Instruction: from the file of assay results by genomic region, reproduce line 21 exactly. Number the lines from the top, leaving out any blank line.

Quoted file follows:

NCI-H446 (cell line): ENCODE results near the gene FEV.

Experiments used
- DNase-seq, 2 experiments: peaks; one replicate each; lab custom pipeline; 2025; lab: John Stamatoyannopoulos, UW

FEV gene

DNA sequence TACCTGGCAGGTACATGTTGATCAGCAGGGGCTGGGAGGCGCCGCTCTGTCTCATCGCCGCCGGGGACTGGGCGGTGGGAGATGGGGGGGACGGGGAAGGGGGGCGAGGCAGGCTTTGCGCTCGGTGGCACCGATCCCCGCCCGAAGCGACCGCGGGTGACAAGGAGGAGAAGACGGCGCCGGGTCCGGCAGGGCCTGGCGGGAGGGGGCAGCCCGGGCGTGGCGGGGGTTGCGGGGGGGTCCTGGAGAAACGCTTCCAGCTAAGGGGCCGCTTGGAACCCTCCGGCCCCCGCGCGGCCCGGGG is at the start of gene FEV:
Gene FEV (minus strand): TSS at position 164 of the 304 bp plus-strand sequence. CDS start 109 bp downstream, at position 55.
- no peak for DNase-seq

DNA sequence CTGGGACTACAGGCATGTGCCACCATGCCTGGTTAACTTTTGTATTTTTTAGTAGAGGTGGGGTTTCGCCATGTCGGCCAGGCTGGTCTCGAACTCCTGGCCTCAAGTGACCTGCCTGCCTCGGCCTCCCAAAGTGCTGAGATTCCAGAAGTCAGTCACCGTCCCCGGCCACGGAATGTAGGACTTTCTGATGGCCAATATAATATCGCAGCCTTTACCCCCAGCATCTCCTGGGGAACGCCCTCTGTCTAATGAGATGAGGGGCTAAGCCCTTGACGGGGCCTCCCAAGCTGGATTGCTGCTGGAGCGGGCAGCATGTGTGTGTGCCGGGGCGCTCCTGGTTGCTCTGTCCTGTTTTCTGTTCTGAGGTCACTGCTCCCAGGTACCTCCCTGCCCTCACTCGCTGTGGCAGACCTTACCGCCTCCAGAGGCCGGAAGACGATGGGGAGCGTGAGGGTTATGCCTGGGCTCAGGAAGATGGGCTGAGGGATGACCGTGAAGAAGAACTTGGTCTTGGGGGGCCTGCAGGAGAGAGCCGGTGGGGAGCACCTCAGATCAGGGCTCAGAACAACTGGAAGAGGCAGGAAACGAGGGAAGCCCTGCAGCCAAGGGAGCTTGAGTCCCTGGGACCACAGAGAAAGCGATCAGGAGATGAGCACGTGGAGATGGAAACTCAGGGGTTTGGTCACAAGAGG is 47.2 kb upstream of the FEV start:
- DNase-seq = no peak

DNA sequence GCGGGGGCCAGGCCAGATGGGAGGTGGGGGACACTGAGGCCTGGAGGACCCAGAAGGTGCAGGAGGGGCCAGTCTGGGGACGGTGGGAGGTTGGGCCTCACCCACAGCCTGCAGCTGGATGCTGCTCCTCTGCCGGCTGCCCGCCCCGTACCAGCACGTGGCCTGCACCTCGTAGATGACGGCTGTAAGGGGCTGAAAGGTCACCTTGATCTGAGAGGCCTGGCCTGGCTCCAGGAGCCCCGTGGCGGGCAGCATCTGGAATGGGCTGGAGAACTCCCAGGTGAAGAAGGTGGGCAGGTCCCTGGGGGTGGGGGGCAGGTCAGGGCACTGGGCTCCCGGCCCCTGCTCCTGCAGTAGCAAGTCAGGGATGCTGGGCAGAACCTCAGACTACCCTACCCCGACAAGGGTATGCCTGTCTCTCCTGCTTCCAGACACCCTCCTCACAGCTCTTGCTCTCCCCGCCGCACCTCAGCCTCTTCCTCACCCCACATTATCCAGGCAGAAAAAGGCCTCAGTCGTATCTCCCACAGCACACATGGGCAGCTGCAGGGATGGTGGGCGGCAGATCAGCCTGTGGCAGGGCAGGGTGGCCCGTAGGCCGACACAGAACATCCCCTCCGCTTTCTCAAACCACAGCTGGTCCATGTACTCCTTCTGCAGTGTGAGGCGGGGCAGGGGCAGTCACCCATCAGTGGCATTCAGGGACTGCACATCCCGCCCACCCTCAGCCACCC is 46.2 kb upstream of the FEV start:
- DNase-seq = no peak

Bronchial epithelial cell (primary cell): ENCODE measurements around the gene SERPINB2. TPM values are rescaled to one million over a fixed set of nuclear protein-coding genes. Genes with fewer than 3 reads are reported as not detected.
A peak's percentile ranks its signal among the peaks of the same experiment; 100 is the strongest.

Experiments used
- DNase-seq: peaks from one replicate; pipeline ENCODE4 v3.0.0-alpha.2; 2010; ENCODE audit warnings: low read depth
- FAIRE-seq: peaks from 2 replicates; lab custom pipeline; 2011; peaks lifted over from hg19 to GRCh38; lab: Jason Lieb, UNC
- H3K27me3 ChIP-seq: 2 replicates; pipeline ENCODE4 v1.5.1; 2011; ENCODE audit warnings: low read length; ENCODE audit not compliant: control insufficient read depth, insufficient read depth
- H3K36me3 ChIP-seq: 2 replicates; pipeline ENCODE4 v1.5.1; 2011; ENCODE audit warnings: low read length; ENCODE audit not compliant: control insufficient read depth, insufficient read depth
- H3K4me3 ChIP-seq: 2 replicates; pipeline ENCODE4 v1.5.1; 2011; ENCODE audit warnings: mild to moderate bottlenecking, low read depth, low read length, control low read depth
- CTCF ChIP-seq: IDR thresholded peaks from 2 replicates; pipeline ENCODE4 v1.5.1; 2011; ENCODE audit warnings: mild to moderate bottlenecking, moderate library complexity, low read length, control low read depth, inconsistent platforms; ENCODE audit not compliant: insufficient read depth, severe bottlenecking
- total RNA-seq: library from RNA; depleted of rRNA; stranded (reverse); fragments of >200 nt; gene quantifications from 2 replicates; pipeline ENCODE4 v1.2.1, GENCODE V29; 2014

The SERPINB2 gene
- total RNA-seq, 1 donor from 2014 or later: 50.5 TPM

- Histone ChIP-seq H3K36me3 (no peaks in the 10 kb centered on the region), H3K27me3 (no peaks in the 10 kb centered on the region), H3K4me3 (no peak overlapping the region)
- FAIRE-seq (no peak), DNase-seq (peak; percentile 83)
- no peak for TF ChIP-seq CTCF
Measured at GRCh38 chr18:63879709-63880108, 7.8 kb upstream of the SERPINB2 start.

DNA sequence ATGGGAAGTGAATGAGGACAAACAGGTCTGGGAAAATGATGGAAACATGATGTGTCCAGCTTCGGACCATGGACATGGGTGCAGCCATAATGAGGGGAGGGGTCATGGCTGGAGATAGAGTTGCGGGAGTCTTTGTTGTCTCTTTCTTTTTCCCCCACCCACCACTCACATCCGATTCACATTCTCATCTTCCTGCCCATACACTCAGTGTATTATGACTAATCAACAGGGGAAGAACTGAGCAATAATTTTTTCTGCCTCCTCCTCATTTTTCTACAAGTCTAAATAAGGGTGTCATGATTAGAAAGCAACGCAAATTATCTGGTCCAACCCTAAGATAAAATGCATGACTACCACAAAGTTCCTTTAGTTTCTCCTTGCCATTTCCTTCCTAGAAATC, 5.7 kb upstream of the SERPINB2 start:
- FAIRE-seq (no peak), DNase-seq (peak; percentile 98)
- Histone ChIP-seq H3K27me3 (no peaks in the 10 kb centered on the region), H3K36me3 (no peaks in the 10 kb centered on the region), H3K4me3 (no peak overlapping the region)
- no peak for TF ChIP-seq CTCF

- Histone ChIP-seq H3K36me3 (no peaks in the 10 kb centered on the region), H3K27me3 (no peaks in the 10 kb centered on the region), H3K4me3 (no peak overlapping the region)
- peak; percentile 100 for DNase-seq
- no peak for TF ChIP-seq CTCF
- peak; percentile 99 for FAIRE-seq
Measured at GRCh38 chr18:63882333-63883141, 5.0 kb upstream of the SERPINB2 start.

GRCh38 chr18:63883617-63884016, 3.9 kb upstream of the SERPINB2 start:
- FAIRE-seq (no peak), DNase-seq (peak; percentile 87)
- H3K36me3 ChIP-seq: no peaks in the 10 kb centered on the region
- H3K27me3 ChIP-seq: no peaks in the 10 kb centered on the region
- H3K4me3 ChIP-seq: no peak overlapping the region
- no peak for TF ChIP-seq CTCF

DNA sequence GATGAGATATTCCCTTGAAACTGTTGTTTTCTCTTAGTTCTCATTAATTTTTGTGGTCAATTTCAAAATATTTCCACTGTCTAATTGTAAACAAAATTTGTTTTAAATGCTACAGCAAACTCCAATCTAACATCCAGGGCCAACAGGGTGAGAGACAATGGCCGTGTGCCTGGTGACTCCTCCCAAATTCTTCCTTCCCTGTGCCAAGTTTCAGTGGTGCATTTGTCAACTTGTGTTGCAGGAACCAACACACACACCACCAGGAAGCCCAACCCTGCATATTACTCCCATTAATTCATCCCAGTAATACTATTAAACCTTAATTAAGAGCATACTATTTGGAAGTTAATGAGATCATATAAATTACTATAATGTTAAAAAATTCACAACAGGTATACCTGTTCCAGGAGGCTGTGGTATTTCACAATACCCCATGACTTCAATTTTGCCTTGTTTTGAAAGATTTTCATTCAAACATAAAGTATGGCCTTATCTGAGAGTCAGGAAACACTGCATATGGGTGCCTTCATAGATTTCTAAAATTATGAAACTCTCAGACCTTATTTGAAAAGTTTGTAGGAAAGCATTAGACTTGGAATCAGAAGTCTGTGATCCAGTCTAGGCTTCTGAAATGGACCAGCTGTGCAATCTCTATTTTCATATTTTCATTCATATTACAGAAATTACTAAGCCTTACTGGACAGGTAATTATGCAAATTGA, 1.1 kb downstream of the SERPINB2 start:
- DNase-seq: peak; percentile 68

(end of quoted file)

- total RNA-seq: library from RNA; depleted of rRNA; stranded (reverse); fragments of >200 nt; gene quantifications from 2 replicates; pipeline ENCODE4 v1.2.1, GENCODE V29; 2014